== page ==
The House of MirthPaperback - 2015
Edith Wharton's classic novel, The House of Mirth, is a brillaint exposé of the pretense and greed of fashionable New York Society.
In The House of Mirth, which helped to establish Edith Wharton’s literary reputation, she honed her acerbic style and discovered her defining subject: the fashionable New York society in which she had been raised and that held the power to debase both people and ideals. In this devastatingly accurate and finely wrought tale, Lily Bart, the poor relation of a wealthy woman, is beautiful, intelligent, and hopelessly addicted to the moneyed world of luxury and grace. But her good taste and moral sensibility render her unfit for survival in a vulgar society whose glittering social edifice is based on a foundation of pure greed. A brilliant portrayal of both human frailty and nobility, and a bitter attack on false social values, The House of Mirth has been hailed by Louis Auchincloss as “uniquely authentic among American novels of manners.”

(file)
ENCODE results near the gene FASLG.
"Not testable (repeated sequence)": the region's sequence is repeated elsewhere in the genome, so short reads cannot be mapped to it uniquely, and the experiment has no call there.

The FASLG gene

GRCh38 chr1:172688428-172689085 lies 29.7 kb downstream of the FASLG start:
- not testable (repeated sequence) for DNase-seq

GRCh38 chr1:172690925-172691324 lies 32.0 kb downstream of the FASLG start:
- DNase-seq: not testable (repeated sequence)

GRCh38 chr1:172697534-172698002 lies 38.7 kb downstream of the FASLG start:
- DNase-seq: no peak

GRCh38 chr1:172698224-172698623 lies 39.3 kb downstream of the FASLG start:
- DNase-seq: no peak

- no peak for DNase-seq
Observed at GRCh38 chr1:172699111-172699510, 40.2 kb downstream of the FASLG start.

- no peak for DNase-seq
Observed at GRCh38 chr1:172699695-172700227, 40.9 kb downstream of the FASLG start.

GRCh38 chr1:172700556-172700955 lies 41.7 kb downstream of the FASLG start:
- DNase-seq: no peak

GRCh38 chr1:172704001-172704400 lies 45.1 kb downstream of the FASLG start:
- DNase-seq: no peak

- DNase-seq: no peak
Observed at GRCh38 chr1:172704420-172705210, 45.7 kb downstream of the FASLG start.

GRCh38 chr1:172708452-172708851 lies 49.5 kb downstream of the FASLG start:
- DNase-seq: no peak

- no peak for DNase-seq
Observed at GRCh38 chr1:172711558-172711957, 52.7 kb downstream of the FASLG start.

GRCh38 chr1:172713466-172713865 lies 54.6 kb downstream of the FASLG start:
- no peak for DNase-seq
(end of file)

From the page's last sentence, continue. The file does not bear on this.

With an Introduction by Anna Quindlen
and an Afterword by Michael Gorra
From the critics
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But now his love was her only hope, and as she sat alone with her wretchedness, the thought of confiding in him became as seductive as the river's flow to the suicide. The first plunge would be terrible, but afterward, what blessedness might come! ...Oh, if he really understood; if he would help her to gather up her broken life and put it together in some new semblance in which no trace of the past should remain!
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